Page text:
AI technology looks for cheaters during college entrance exams in Northeast China

By Ji Yuqiao and Chen Xi Source: Global Times Published: 2020/7/8 23:48:10

Visitors communicate with a robot displayed in the World Artificial Intelligence Conference in Shanghai in October. File Photo: Xinhua

For the first time, Northeast China’s Liaoning Province has incorporated artificial intelligence (AI) technology into its national college entrance examinations, or gaokao, to monitor candidates for illegal behavior such as cheating.

The AI system introduced in the province and put into use on Tuesday is able to analyze video files sent back from examination halls to detect suspected violations, according to a report from the China News Service. 

The AI bases its analysis on the behavior and facial expressions of candidates recorded by cameras installed in examination rooms. 

“The system can basically recognize typical cheating behavior and sharply increase the efficiency of supervision work,” Liu Jian, an technician in charge of data work in the province’s Education Department, told the China News Service.

Liu said that after examinations, each test site will upload the surveillance videos, which the provincial Admissions and Examination Office will then download and analyze.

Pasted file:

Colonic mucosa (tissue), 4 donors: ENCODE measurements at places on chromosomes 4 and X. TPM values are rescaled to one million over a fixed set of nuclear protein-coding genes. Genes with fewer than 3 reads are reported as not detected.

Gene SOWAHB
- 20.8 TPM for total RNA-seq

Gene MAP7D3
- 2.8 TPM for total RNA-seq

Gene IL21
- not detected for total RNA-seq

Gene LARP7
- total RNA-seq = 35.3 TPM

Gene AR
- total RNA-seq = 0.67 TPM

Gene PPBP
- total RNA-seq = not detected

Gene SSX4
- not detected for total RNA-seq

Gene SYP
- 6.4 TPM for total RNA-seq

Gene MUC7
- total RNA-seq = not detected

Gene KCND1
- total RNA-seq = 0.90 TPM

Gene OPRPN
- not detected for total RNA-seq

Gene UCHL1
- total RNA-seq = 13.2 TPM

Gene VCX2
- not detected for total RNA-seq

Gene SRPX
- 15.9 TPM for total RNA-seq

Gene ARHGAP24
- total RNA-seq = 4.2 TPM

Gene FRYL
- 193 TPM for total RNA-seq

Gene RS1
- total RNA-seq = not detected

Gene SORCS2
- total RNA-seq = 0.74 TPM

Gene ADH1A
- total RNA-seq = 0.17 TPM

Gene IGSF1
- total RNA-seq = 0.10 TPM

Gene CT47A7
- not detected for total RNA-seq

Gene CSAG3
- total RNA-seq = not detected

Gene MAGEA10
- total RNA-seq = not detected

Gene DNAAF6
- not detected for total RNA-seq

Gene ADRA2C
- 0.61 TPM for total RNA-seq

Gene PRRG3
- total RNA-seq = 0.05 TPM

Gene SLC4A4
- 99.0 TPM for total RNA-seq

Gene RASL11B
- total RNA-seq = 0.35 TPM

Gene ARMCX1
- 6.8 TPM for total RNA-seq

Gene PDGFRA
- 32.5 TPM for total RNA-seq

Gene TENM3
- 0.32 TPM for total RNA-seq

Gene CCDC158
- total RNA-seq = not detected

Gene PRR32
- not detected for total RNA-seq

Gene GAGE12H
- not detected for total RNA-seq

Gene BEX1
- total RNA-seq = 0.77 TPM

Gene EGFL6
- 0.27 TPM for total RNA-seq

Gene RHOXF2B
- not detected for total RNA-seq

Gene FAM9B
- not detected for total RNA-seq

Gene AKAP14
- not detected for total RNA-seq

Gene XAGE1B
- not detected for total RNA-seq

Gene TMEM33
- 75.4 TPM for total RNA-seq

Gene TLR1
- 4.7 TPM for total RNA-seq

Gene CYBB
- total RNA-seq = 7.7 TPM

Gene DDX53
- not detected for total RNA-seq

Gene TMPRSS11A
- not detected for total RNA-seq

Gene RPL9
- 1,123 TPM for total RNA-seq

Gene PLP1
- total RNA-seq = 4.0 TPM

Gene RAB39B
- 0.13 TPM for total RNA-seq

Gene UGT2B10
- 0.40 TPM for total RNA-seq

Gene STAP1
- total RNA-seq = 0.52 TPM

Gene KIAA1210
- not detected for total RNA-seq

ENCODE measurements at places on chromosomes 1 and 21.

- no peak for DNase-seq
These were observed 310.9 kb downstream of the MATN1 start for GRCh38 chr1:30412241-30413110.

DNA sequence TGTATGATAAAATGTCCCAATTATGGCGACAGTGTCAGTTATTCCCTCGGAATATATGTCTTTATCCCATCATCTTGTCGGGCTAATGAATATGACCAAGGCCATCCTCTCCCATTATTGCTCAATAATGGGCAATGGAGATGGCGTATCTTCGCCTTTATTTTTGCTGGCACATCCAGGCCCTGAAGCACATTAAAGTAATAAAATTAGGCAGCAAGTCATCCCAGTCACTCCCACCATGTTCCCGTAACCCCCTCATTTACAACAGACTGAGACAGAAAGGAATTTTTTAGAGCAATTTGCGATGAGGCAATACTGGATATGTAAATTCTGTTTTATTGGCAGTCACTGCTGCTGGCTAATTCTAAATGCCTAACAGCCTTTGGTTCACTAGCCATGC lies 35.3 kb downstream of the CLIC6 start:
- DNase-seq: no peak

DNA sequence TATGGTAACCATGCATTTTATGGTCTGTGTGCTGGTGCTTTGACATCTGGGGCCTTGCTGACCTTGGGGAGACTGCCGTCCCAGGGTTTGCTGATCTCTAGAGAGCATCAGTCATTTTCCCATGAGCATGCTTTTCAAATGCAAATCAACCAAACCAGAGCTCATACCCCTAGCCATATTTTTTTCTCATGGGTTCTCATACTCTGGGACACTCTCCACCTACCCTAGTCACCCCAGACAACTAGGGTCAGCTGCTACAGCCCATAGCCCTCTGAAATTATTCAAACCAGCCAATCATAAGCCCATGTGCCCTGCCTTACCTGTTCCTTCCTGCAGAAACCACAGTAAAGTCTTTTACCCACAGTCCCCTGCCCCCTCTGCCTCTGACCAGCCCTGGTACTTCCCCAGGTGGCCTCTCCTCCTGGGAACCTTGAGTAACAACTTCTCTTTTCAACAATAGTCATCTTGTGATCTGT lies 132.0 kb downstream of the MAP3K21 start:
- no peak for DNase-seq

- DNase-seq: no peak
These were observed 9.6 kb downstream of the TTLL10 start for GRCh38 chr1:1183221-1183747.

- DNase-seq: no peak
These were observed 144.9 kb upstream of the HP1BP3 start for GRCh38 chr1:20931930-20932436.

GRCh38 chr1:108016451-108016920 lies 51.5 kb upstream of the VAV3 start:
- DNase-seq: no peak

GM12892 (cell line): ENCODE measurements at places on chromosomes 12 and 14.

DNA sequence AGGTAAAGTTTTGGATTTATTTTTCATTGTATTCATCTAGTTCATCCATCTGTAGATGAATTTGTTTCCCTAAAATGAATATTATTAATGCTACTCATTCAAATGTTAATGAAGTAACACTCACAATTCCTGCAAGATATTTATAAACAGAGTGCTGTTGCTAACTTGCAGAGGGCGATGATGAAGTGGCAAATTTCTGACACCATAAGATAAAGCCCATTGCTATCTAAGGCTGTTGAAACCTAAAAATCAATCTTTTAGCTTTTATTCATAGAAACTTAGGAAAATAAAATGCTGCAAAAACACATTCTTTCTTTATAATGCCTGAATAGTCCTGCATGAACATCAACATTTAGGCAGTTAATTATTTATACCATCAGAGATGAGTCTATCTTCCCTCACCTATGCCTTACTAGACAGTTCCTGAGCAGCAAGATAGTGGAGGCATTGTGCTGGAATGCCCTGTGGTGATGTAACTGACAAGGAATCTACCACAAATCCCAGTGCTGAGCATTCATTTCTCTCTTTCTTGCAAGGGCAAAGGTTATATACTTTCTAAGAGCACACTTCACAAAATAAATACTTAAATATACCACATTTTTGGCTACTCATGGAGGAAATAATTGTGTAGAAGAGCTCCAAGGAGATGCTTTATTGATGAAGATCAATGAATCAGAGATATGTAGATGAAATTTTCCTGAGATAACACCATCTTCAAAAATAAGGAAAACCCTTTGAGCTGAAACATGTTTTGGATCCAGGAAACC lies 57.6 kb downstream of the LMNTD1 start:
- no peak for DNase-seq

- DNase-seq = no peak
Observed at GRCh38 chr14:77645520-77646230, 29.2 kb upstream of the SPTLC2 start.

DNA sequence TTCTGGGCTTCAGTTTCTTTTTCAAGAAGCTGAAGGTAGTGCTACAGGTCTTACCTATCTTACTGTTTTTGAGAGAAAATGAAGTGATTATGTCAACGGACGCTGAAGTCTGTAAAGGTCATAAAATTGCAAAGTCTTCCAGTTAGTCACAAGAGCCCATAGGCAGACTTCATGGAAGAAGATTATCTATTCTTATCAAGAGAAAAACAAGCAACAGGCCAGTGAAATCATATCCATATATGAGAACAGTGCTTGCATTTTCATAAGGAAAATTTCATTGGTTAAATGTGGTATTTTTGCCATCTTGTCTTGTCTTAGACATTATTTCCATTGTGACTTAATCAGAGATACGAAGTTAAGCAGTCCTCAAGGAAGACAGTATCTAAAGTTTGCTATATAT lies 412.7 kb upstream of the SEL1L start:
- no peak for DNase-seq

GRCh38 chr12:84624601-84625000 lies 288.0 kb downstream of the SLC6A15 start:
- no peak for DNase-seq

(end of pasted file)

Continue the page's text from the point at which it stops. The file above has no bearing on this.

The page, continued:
“For example, for the exams held in the morning [on Tuesday], the surveillance videos were uploaded to the cloud that afternoon. The entire analysis process will be completed by around July 15 or 16,” he added. As a single city in the province can have more than 1,500 exam sites, the system is meant to increase efficiency.

Using AI technology to detect cheating has the approval of education experts and teachers.

“It is the right way to use AI technology in education as it can maintain discipline and fairness during examinations,” Xiong Bingqi, deputy director of the Shanghai-based 21st Century Education Research Institute, told the Global Times on Tuesday. 

Two teachers from Beijing and Southwest China’s Chongqing Municipality said they are in favor of using AI technology to help supervise examinations.

Chen Jing, an English teacher at the Experimental High School under Beijing Normal University, told the Global Times that AI technology can be very helpful for supervisors since they cannot possibly keep an eye on an entire classroom of students all at once. Pu Huilin, a teacher at Chongqing Nankai Middle School, agrees.

The teachers, however, showed some concern about the psychological pressure that this high-tech monitoring system could bring students.
“I worry that some students will be so afraid that the AI will suspect them of cheating that they won’t dare to even move during exams, which will divert their attention away from answering questions,” Chen said.

Outside of supervising examination rooms, Xiong said he disapproved of the use of AI technology to monitor students in class.

Some schools have installed AI systems in classrooms to ensure students behave well in class, a move which has sparked huge controversy in China. Xiong said doing so should be considered a violation of students’ privacy. 


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